The Hazard River series is page-turning fun tories for kids aged 8+ by J.E. Fison (that’s me!).

toads-revenge-cover.jpg

Collect all six books:

Shark Frenzy

Snake Surprise

Tiger Terror

Bat Attack

Blood Money

Toads’ Revenge.

 

“I love the characters, they are fun and believable, the adventure is perfect for this age group and the story keeps you interested all the way until the end. A good choice for tweens, and even the reluctant readers could be turned with this one. It flows well and with plenty of humour and action it is sure to impress. I would definitely recommend this book, and indeed this series.” Bug in a Book

Choose Your Own Ever After

TIPS FOR YOUNG WRITERS

  1. Keep a journal for snippets of conversation, story ideas, newspaper clippings, bus tickets – anything that might be useful in a story.
  2. Brainstorm your ideas. Get everything out of your head and onto paper so you can use it later. You don’t have to use it all, but get it all out, no matter how crazy your ideas seem at first.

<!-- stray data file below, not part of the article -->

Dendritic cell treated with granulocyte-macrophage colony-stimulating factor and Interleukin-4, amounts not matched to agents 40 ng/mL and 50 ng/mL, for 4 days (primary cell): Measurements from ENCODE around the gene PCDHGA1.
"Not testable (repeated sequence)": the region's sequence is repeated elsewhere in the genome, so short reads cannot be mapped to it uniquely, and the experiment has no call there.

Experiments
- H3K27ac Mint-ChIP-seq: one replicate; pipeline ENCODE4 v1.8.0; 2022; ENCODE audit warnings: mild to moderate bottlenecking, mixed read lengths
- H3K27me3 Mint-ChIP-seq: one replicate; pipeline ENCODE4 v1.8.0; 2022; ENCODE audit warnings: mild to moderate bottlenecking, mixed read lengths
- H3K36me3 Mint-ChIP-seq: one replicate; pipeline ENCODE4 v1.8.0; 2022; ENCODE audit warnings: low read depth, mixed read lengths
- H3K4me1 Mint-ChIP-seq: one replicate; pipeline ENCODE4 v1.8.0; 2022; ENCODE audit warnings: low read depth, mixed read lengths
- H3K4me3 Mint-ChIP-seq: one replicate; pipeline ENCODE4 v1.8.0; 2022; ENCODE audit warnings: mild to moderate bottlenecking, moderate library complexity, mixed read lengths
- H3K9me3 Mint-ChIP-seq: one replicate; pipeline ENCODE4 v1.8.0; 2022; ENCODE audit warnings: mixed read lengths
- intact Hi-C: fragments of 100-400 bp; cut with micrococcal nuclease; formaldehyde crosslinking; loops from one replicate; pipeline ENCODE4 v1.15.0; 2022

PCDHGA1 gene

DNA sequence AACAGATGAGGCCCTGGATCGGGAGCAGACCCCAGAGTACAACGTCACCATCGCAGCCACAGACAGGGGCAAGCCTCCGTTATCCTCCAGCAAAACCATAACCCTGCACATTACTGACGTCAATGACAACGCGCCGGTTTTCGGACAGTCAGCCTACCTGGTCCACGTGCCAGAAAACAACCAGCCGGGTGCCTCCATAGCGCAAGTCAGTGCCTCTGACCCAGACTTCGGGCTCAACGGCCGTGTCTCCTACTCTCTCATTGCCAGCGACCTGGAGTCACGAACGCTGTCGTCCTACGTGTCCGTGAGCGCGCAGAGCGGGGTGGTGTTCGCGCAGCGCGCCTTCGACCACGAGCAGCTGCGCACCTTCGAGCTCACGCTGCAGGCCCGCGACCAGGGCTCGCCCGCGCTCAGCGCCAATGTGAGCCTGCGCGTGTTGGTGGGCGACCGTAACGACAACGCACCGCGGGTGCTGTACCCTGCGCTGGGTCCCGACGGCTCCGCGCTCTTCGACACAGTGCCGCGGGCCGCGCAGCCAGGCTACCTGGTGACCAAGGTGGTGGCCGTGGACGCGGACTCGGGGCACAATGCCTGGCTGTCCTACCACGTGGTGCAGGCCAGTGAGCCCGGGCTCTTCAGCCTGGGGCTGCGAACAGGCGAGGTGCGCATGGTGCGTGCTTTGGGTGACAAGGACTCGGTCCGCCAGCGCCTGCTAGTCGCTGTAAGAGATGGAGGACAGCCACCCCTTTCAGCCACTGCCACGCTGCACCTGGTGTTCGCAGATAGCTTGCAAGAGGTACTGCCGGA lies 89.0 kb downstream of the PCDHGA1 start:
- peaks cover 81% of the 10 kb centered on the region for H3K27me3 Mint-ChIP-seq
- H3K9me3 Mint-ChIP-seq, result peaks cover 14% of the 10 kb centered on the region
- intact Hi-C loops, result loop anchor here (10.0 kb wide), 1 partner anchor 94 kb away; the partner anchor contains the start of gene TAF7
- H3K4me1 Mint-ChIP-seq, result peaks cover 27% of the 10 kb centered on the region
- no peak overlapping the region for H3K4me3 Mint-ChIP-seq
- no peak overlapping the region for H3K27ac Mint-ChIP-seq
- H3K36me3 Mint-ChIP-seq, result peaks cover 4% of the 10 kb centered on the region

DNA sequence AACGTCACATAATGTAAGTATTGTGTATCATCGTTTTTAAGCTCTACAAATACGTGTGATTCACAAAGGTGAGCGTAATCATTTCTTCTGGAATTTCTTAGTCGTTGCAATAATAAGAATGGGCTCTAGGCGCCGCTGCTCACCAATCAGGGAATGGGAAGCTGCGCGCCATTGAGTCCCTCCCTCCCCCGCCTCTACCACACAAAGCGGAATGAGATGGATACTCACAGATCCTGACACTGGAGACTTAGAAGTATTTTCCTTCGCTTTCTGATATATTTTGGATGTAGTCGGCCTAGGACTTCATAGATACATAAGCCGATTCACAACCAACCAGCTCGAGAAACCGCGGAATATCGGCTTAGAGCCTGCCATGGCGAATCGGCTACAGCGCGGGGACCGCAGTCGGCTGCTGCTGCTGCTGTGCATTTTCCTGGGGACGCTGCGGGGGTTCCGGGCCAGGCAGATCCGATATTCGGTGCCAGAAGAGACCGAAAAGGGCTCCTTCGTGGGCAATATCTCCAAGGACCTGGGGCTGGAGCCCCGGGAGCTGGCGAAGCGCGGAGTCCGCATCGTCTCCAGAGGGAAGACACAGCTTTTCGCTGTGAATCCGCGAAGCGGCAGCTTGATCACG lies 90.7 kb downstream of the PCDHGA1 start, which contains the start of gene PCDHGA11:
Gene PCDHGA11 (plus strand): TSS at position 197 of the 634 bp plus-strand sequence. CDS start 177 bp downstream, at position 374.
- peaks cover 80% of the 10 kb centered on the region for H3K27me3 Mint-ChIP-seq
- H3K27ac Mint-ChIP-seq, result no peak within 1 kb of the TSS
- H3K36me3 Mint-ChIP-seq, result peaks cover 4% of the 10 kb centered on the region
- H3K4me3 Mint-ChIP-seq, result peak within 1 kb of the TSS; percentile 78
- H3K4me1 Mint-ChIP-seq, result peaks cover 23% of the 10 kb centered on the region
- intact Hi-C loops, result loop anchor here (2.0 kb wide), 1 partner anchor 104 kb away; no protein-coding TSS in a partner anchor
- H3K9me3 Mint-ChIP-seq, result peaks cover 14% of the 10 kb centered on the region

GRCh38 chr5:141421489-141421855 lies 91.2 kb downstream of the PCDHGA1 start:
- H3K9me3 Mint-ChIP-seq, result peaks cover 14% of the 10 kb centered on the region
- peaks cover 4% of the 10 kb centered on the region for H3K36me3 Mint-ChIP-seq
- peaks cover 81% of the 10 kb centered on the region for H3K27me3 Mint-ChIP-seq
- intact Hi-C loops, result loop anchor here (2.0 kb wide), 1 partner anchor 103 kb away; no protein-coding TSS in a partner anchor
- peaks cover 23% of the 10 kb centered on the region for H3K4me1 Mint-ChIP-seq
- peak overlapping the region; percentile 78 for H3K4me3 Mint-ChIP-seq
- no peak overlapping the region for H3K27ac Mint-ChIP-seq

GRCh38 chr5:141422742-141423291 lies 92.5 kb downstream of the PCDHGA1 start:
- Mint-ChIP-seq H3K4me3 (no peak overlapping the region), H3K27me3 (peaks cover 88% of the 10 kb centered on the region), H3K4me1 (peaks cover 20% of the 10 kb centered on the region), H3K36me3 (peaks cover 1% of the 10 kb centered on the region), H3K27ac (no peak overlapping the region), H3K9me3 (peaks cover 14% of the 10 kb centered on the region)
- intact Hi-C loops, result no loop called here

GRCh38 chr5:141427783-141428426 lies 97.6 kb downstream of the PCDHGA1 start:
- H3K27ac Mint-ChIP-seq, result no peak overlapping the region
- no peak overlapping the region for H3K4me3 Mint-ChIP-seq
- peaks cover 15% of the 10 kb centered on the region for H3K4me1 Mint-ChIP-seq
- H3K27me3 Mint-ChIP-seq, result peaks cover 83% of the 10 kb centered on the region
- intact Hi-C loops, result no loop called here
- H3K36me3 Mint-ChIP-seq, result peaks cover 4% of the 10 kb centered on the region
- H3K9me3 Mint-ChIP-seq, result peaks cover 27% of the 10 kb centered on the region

3. Map out a plan for your story – starting with a problem and adding obstacles and building to a climax and a final resolution.
  4. Get to know your characters. Give them strengths and weaknesses that you can use in your story. Flesh out your characters so they feel real to the reader. Your reader doesn’t need to know everything about your characters, but you do.
  5. Give your audience an exciting start to your story. But remember it has to build to a climax, so don’t throw everything at them in the first paragraph.
  6. Fill in some of the background to the story as you go along, rather than burdening the reader in the first paragraph.
  7. Use detail to engage your reader by using all of your senses when you write. What do your characters see, hear, smell, touch, taste and how do they feel about what is going on. But don’t name the feelings: He was sad. Show the reader what’s happening: A tear ran down his cheek.
  8. Write like events are occurring in slow motion when you get to the exciting parts. Don’t rush the best bits of your story. Explore them with all of your senses.